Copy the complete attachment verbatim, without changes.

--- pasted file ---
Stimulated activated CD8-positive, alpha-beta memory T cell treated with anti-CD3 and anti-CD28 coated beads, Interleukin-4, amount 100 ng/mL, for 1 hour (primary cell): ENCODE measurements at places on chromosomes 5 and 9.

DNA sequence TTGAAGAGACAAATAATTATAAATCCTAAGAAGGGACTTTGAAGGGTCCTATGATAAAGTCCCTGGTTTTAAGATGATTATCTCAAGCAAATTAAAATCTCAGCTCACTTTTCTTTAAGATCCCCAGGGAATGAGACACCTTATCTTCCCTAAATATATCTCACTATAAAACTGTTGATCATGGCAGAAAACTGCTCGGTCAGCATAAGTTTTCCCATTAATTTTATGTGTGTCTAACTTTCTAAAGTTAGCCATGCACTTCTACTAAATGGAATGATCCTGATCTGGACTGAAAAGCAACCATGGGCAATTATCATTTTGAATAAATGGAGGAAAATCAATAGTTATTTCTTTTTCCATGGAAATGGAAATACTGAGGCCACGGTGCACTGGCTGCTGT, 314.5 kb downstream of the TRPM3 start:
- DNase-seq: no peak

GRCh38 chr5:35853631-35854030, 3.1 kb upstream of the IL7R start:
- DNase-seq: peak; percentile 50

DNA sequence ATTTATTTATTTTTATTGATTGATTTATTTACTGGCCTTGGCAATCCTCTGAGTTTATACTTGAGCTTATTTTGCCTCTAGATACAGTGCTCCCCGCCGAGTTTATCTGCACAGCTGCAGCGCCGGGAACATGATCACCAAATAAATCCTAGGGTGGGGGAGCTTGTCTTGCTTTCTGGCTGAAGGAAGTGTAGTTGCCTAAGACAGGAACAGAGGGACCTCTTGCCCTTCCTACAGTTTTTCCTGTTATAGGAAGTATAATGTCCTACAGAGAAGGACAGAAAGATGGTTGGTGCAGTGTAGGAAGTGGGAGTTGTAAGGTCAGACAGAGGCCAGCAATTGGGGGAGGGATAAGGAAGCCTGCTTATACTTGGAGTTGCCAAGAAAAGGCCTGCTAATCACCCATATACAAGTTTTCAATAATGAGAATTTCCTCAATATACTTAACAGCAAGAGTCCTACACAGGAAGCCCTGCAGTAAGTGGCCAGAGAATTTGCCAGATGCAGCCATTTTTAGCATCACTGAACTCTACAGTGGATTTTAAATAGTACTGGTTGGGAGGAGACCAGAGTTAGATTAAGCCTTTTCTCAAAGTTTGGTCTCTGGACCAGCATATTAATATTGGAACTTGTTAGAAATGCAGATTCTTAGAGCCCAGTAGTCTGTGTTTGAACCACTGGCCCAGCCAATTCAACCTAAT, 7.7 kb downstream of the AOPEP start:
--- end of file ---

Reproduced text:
Stimulated activated CD8-positive, alpha-beta memory T cell treated with anti-CD3 and anti-CD28 coated beads, Interleukin-4, amount 100 ng/mL, for 1 hour (primary cell): ENCODE measurements at places on chromosomes 5 and 9.

DNA sequence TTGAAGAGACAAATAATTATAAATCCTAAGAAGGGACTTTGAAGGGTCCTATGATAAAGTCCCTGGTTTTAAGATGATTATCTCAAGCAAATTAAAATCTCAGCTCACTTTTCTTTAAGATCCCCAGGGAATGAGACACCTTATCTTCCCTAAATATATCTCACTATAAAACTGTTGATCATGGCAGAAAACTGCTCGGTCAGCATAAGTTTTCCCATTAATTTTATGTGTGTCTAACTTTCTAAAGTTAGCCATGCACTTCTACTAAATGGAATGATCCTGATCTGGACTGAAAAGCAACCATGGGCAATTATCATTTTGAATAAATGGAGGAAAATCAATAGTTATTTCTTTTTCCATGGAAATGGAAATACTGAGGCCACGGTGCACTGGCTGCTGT, 314.5 kb downstream of the TRPM3 start:
- DNase-seq: no peak

GRCh38 chr5:35853631-35854030, 3.1 kb upstream of the IL7R start:
- DNase-seq: peak; percentile 50

DNA sequence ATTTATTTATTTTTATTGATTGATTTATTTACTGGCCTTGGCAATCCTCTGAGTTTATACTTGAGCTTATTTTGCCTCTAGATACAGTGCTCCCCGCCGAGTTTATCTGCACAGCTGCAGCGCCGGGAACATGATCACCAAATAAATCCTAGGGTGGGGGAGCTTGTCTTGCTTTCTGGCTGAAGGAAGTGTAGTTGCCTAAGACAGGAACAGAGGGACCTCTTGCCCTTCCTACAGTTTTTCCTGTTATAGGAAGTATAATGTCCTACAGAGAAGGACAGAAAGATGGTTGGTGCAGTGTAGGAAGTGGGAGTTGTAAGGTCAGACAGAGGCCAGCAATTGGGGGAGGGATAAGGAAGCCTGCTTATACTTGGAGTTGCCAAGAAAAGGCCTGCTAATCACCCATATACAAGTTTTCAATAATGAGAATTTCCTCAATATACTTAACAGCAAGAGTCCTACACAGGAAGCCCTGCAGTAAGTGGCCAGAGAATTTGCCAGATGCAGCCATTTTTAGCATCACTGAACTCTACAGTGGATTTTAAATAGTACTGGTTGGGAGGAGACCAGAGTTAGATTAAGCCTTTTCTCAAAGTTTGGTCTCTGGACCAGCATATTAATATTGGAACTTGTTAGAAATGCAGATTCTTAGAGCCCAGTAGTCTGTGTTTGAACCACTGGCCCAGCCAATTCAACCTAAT, 7.7 kb downstream of the AOPEP start: